Sunday, August 17, 2008

Animal Limit City Council Timeline

The following is a time line of City Council meetings where a dog limit and changes to the animal control ordinance have been discussed since the first mention of limits on the number of animals in 2006.

June 20, 2006
First discussion of Animal limits.
November 7, 2006
Further discussion of Animal control issues. First discussion of a possible breeders
February 6, 2007
Further discussion of animal control, with discussion of breeders license fees and other related fees. Ross(sic) Jacoby spoke against breeders licenses or permits, and suggested using existing laws. It was noted that only 33% of owners license pets.
March 20, 2007
Discussion of draft ordinance on animal limits submitted. Motion to bring back ordinance limiting total dogs to 6 passed 4-3. Motion prohibiting sale, trade, or transfer of animals on public property passed 5-3
April 3, 2007
First public hearing to limit number of dogs to 6 failed by a 3-4 vote.

Judge Gilbert stated there were existing laws that would address the issues presented, and commented on the lengthy process to address such a complaint.

Staff was directed to bring back a comprehensive rewrite of the animal control ordinances.
July 17,2007
Revisions to the animal control ordinances were approved to be put in ordinance form for a future council meeting. This included the increasing the number of animal control officers from 3 to 5.

Mike Loving reiterated the issues are in the enforcement of the ordinances, not the number of animals.
September 4, 2007
First public hearing of a comprehensive amendment of the animal services ordinance is held and passed unanimously. No limit on the number of animals is included.
September 18, 2007
Second public hearing on the animal services ordinance amendments passes unanimously as part of the consent agenda.


  1. Interesting timeline, frankly, I had forgotten this went back over two years.

    More on point, both Mr. Jacoby and Mike Loving suggested then,using and enforcing existing ordinances.

    Before I get accused of being unfair, Mr. Loving may be executing his office by "presenting" to Council a measure he may or may not be personally ambivalent about. Mr. Jacoby spoke against permits before the specific numerical limit was in play, but did, as a matter of record, suggest using existing laws.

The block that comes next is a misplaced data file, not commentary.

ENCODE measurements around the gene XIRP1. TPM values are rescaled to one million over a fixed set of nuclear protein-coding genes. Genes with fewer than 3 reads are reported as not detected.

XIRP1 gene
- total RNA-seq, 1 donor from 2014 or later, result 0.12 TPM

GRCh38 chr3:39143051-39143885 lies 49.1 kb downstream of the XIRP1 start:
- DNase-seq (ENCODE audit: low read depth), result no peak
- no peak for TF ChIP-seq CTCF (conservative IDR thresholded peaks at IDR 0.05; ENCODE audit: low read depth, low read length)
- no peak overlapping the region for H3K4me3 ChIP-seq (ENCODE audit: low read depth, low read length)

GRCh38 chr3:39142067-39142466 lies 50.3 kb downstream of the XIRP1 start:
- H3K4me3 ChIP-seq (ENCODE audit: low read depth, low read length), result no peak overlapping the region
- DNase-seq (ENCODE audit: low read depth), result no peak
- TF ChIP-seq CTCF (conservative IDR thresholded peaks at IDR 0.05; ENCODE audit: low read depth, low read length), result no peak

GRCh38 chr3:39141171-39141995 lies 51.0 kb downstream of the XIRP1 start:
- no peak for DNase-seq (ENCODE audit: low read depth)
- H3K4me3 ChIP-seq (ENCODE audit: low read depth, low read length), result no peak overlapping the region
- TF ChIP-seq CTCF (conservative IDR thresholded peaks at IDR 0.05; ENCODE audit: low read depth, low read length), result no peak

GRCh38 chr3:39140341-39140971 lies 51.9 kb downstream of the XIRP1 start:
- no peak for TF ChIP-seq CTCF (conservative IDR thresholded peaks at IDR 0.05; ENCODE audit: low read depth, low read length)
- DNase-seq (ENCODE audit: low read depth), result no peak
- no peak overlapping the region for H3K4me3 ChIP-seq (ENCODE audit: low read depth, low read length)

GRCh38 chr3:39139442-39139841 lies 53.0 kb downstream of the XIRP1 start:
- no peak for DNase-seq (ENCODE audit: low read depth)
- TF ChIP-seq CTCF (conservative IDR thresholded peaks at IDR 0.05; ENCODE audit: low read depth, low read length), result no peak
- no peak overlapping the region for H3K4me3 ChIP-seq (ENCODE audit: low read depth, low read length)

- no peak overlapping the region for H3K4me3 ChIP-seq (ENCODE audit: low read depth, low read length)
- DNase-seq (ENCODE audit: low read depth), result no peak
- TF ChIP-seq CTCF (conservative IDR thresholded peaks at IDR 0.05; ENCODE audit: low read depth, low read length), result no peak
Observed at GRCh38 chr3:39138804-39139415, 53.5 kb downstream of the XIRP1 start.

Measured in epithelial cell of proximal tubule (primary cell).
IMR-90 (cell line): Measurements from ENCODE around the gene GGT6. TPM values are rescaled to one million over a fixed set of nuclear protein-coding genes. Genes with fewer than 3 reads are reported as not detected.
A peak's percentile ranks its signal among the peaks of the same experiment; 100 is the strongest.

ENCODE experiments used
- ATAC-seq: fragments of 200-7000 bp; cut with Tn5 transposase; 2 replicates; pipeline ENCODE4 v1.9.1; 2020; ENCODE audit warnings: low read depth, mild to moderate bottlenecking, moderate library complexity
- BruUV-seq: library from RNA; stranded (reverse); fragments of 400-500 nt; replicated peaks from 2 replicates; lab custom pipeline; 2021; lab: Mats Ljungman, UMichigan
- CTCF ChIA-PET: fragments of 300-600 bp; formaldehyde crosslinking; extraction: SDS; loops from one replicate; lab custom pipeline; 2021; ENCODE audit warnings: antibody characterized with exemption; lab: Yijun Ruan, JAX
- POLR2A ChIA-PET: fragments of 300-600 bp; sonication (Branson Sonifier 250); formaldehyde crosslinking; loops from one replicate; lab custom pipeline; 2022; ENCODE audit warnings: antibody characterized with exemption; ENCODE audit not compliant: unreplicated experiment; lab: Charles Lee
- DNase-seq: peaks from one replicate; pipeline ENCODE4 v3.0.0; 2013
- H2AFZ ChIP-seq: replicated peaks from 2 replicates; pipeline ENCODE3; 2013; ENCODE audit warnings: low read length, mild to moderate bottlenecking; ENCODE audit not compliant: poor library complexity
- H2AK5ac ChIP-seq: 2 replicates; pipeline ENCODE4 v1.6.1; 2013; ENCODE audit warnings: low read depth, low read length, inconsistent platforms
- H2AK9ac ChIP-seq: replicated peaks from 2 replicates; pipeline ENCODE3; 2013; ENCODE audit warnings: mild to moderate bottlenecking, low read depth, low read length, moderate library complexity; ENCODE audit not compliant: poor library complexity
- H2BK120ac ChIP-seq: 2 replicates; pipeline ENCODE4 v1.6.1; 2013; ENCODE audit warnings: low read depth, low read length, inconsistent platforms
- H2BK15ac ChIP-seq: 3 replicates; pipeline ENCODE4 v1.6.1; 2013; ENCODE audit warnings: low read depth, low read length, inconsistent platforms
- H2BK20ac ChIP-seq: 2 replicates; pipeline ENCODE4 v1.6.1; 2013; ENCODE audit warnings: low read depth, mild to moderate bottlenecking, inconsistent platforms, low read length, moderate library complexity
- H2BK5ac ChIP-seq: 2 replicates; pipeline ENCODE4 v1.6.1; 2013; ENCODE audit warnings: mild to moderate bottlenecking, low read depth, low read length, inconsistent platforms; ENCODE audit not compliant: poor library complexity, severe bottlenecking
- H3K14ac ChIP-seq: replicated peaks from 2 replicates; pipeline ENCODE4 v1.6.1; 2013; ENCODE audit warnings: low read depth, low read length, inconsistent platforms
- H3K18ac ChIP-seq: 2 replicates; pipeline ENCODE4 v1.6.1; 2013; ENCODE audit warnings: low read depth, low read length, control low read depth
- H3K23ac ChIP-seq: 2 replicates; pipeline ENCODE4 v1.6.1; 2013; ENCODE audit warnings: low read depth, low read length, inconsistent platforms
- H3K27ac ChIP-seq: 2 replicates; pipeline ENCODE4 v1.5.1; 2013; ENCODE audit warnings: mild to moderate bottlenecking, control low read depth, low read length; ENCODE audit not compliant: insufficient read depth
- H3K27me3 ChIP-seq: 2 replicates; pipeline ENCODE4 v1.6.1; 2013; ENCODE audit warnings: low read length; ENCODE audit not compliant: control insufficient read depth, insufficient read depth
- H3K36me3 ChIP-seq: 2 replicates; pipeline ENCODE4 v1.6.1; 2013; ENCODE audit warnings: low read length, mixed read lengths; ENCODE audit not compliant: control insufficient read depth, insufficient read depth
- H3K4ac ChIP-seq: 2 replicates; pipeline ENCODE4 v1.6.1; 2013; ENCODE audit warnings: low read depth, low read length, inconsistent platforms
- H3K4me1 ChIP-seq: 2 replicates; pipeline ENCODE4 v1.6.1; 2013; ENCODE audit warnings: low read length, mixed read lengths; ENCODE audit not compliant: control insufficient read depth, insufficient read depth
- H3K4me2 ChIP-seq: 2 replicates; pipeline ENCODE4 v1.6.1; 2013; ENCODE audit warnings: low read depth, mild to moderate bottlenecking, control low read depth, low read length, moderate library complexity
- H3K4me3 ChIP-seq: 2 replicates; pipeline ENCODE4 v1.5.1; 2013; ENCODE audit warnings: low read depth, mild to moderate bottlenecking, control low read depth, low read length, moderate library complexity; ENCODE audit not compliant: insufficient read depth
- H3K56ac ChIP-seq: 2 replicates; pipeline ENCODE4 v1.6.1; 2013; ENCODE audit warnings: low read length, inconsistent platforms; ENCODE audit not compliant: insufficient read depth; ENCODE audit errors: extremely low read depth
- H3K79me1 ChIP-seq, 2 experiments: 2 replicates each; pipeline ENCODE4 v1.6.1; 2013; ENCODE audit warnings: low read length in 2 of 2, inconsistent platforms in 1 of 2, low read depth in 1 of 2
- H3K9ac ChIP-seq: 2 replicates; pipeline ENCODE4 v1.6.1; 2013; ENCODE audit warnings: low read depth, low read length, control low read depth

I will say this of both men; neither has to my knowledge lied to Council or public. I regret I cannot say that of everyone I have dealt with politically, but I will say that of these two good men.

    I am not one to claim every change of position is a "flip" with that negative connotation, anyone with an active mind is subject to change any opinion on presentation of new evidence. Otherwise, one may as well start digging, you are brain-dead already.

    It does seem reasonable that the burden of proof in a change of opinion lies with the "changed" mind. I, for instance, will be making that case on the upcoming school bond, but I hope to make a persuasive case.

    This issue has been explored at great depth, legally, effectively, unintended consequence, history of other laws in other places. Part of the American Laboratory of Democracy is to allow the various states to try X or Y and let the viewers watch and see, quite simply; did it, or did it not WORK?

    So far, the overwhelming evidence from many jurisdictions is that flat limits, be they dogs, total pets, 2, 4, 12, grandfathered or not; final result, they not only do not achieve the desired goal, they are more often counter-productive. More unregistered, unvaccinated, unaccounted for dogs is more likely than a 100% public abidence by a (sorry, no other term fits) dumb law.

    Elements that survived the first "scorched-earth" debate are still arguable. How many litters per year moves one from serious hobby to retail business. We could stand clarification on that point, but a violation there would be zoning & permits.

    Noise ordinance, be it a barking dog or a neighbor showing off his "theater for the deaf" 600 watt car stereo for a large party of inebriated admirers at 2 AM, this ordinance could be tuned into enforceable terms.

    Sanitation; if one cannot have a backyard BBQ without smelling like the downwind of a feedlot, citations should be issued to the offensive source.

    I have had an officer refuse to take up the case. Even though he had to raise his voice to be heard over the feathered choir of fighting chickens next door, he made a valid, if less than convincing, case that the noise ordinance was insufficiently specific to guarantee a conviction in Judge Gilbert's Court.

    Could this be the same Judge Gilbert who on 4/3/07 told Council there were existing laws that would address such an offense?

    It is said a good prosecutor never asks a question he does not already know the answer of.

    A good Council would not pass new law until it has tried enforcing the laws already on he books. It should especially avoid criminalizing activity that has been legal if another approach is available. Most people are, and would like to remain law-abiding citizens, but don't get between them and their pets.

  2. this is the biggest mess i have seen.i wish thry would get off this dog issue,i have a neighbor that has 2 kids they make more noise than my dogs.they get my dogs to bark and here we go.